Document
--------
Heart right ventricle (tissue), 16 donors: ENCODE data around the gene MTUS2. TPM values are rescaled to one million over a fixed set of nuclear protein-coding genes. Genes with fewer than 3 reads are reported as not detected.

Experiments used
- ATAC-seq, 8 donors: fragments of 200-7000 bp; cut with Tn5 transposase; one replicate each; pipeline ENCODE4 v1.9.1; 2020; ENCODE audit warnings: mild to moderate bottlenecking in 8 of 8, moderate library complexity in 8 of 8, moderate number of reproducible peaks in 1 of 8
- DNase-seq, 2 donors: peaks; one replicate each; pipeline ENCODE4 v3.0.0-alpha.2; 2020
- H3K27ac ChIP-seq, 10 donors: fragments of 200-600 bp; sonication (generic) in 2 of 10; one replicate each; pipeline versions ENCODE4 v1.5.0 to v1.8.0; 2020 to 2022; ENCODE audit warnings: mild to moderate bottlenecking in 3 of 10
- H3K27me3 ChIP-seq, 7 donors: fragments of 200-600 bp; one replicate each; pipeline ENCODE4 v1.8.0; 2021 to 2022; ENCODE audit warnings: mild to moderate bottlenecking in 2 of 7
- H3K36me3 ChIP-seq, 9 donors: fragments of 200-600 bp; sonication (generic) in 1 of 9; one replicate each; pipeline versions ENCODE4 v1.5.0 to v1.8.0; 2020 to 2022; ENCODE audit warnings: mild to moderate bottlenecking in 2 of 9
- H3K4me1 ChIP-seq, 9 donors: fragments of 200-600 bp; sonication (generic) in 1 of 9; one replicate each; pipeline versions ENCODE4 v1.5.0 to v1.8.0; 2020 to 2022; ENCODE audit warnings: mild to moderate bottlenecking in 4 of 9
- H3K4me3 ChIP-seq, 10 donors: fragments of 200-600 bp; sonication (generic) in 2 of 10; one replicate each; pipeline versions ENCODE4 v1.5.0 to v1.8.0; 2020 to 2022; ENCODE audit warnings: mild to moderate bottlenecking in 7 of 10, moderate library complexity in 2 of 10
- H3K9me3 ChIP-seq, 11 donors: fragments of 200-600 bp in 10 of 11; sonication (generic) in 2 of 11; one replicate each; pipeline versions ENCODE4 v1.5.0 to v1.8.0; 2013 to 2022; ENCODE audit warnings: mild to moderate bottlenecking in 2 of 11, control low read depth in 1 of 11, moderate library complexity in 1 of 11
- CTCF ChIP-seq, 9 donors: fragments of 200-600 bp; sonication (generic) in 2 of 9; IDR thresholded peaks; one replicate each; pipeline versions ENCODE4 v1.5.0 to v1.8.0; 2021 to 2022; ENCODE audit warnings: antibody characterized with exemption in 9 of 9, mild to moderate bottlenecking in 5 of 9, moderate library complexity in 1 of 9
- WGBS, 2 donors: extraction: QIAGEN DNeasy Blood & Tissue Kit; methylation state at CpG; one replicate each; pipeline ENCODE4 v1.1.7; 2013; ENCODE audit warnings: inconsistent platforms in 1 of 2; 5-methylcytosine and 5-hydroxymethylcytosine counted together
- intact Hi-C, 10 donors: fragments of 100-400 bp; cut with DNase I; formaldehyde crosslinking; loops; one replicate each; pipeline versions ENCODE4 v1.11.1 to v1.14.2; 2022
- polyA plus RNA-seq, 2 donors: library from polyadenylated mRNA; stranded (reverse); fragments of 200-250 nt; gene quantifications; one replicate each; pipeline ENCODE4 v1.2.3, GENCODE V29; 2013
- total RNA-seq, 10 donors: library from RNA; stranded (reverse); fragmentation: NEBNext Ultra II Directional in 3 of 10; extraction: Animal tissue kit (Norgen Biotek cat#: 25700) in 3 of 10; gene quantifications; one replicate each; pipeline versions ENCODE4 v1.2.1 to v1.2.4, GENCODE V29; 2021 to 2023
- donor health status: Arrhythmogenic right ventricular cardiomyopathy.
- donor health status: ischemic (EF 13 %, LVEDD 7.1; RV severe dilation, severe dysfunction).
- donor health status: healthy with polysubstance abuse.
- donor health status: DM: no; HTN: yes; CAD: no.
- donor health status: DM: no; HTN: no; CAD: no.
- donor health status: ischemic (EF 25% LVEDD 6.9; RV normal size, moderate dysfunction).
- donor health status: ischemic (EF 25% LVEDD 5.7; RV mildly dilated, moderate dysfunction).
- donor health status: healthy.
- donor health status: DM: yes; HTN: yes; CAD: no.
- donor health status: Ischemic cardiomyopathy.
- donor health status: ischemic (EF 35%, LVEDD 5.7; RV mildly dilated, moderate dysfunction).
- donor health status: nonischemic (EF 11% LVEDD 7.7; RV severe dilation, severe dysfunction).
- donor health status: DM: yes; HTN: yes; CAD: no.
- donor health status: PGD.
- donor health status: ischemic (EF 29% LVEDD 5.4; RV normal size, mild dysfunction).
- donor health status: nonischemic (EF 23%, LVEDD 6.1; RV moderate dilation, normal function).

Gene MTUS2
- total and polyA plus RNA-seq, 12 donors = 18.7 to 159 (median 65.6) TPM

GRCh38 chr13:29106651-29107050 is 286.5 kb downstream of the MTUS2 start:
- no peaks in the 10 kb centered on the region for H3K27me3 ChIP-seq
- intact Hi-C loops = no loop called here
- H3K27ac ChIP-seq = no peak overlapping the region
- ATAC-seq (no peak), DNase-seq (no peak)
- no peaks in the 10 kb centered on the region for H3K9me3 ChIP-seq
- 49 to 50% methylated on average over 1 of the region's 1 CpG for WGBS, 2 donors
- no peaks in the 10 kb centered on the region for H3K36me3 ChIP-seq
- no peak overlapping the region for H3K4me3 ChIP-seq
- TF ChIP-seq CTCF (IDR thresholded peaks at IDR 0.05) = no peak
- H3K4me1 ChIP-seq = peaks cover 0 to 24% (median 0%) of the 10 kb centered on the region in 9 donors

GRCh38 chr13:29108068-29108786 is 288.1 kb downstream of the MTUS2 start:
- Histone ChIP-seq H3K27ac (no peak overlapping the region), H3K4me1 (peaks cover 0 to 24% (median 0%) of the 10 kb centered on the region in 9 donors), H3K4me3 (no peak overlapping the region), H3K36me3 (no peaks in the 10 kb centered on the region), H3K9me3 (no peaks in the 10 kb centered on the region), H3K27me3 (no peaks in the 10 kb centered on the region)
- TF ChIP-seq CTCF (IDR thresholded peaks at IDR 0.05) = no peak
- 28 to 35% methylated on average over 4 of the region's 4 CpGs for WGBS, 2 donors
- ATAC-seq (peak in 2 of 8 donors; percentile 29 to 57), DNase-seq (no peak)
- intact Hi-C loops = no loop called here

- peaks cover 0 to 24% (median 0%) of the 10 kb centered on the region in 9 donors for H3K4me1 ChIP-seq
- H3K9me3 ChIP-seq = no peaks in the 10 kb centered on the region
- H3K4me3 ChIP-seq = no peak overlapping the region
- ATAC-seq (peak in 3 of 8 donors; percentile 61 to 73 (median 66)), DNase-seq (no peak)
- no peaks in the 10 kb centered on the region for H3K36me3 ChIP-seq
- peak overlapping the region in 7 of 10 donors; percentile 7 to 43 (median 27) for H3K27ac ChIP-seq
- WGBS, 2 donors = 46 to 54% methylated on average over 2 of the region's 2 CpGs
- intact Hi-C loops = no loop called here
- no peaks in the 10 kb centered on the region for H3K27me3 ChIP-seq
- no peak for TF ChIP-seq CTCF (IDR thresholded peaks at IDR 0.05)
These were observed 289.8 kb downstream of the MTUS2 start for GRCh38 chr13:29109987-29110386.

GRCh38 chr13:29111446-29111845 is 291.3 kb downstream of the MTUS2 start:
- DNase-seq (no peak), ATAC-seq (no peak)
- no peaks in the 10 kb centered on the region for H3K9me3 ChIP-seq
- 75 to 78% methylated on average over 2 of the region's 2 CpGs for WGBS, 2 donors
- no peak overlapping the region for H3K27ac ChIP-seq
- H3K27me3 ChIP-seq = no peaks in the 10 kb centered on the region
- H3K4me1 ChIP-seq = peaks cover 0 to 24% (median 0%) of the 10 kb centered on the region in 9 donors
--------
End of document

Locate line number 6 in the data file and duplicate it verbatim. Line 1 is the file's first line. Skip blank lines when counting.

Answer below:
- H3K27me3 ChIP-seq, 7 donors: fragments of 200-600 bp; one replicate each; pipeline ENCODE4 v1.8.0; 2021 to 2022; ENCODE audit warnings: mild to moderate bottlenecking in 2 of 7